November 5, Mistake

It seems that I committed a blunder.

Luckily, our textbook has a whole chapter on apologies.

I’ve spent over a year in Korea hearing that I look tired, don’t try on that dress because it’s too small for you, why is your butt so big, do all Americans have hairy arms, you have a nose like Pinocchio, your face got smaller, you look tired.

None of these were ever made with ill intent and as a large foreign woman in Korea, I have to accept these comments for what they are.

I want to tell you that Korean culture rubbed off on me, or that I’m just carrying that straightforward American confidence, but the truth is I’m just blunt. I have difficulty curbing it, of setting boundaries without hurting feelings.

When I remarked to my teacher in our first live class that she was shorter than I thought, it was my lack of filter.

I had become just like my own students, unthinking in our vocal observations.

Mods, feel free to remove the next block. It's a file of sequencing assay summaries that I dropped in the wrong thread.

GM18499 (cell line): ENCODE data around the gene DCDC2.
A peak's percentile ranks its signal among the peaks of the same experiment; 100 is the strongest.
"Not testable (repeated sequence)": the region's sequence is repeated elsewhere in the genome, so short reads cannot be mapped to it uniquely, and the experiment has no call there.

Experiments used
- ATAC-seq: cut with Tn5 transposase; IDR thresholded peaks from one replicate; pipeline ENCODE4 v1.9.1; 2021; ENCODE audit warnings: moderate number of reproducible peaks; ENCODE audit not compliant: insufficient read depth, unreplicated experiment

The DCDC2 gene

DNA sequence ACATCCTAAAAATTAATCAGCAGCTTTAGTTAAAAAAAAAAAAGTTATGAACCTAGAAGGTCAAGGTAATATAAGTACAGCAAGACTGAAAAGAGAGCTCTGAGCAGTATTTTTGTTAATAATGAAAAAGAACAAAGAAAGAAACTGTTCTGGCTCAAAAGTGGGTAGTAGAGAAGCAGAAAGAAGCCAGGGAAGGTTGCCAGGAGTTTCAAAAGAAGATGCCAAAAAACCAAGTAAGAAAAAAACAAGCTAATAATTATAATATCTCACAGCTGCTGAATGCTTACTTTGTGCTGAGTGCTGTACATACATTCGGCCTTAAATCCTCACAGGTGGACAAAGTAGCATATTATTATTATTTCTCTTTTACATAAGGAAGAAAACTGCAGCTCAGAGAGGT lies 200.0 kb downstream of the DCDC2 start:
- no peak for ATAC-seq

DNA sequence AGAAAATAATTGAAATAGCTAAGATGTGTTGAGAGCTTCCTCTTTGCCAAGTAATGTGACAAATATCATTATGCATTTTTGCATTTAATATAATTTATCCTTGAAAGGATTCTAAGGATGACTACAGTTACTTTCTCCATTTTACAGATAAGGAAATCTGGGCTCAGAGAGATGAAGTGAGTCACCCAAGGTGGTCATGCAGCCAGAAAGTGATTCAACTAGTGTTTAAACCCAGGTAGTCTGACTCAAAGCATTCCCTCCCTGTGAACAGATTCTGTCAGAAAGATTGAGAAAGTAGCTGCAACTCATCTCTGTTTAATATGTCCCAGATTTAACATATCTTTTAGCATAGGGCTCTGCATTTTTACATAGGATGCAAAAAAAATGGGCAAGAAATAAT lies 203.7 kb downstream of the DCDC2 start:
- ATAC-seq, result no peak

S also was very sensitive about her height, even though I very clearly towered over her; she came up to my chin in heels. To me, it was obvious– look, you’re short. Literally, I’m almost a foot taller than you.

But just because Korean women are accustomed to making commentary about appearance doesn’t mean they enjoy receiving it. I’m starting to think like all other women in the world, they actually don’t want to hear the blunt observations that are pervasive in Asian culture.

I felt bad that I had potentially hurt my teacher’s feelings and felt like the thoughtless, selfish being that I am in my worst moments.

After all, people’s spoken observations about my paleness, dark circles, big nose may be true but that doesn’t make them more pleasant to hear.

So with my previous obtained knowledge, I carefully crafted an apology text message.

I waited a bit nervously but in the end the teacher told me there was no need as that her feelings weren’t hurt.

All was forgiven and my soul was at ease.

I only hope I can carry this lesson forward in the tangled ball of yarn that is my 2020 brain.

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